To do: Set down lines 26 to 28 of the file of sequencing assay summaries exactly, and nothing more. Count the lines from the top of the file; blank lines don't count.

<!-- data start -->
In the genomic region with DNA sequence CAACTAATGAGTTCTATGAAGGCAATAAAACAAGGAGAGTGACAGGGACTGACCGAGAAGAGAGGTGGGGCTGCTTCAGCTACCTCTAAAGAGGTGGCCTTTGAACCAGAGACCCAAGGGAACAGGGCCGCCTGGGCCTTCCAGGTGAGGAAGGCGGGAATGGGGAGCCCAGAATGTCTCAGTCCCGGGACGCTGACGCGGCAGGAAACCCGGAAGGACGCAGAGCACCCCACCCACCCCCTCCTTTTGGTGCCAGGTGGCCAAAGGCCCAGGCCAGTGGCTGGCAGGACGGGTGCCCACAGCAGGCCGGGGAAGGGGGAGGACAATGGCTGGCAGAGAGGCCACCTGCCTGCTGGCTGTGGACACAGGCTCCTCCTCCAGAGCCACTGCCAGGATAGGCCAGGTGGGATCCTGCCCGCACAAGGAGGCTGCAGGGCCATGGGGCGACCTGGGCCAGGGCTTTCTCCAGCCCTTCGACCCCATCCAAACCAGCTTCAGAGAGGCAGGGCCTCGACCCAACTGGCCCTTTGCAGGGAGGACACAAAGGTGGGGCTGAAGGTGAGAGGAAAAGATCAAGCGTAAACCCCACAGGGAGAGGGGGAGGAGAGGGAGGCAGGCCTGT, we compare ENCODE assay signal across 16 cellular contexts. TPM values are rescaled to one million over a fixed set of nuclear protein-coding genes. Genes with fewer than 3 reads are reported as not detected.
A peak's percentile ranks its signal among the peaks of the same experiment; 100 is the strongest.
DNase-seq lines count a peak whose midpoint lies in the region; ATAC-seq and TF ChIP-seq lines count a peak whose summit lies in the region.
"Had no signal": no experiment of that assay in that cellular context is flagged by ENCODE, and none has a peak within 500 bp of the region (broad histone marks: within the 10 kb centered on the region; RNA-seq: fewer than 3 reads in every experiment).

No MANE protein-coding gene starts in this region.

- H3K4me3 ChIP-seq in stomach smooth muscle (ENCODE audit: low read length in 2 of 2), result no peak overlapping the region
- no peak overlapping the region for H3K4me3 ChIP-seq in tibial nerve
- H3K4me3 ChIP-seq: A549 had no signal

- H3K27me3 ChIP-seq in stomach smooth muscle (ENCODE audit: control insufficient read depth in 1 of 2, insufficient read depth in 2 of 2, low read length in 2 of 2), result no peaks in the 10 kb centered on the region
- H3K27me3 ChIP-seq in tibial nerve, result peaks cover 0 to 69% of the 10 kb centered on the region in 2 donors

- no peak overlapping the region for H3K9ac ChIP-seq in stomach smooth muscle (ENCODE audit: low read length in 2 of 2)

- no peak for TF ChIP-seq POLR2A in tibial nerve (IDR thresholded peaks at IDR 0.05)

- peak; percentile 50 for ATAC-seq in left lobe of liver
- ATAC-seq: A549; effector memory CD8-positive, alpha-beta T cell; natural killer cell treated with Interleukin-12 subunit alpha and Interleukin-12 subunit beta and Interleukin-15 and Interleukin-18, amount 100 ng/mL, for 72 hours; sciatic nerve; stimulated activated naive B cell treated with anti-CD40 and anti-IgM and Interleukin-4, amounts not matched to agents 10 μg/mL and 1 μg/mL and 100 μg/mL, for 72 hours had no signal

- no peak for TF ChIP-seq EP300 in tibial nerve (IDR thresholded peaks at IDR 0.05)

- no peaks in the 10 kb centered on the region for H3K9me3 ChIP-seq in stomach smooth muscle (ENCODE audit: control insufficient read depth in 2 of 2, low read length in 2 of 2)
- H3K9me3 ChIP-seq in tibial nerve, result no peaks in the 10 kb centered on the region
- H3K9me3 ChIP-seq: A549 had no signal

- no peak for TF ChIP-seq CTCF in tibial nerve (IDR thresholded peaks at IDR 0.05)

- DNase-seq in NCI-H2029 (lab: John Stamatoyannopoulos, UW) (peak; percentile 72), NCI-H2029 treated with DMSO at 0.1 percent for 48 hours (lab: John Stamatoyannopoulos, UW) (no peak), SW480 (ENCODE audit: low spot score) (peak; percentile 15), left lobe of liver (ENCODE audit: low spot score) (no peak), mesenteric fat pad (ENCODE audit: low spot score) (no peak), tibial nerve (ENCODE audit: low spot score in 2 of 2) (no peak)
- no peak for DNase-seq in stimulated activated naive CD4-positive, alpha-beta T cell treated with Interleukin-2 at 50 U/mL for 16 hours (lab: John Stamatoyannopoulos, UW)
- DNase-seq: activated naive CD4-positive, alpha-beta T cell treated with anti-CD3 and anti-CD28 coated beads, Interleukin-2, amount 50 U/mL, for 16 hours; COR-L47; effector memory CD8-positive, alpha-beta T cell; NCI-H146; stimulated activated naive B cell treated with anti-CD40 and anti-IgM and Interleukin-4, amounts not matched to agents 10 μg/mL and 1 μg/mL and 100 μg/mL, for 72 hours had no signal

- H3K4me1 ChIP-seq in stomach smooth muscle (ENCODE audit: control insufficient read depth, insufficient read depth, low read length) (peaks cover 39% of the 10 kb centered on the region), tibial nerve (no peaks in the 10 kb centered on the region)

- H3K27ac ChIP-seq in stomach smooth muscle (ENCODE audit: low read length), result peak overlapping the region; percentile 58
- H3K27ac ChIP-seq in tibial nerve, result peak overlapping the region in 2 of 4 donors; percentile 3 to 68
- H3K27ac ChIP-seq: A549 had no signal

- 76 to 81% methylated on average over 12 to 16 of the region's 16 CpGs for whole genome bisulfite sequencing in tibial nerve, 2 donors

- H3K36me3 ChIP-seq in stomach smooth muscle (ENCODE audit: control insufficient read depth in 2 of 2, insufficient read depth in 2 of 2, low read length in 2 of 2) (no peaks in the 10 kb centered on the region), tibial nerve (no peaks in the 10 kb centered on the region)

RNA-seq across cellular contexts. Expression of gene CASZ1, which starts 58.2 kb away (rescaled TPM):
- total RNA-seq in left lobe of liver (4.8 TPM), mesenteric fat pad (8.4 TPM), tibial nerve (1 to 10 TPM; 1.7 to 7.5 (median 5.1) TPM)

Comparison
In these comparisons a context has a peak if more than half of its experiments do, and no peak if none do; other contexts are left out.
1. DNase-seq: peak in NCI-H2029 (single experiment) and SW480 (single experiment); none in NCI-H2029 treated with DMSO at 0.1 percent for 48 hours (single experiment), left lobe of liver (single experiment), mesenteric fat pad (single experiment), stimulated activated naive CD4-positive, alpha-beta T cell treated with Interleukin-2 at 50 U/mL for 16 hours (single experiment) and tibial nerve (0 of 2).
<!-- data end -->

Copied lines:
- H3K27ac ChIP-seq: A549 had no signal

- 76 to 81% methylated on average over 12 to 16 of the region's 16 CpGs for whole genome bisulfite sequencing in tibial nerve, 2 donors

- H3K36me3 ChIP-seq in stomach smooth muscle (ENCODE audit: control insufficient read depth in 2 of 2, insufficient read depth in 2 of 2, low read length in 2 of 2) (no peaks in the 10 kb centered on the region), tibial nerve (no peaks in the 10 kb centered on the region)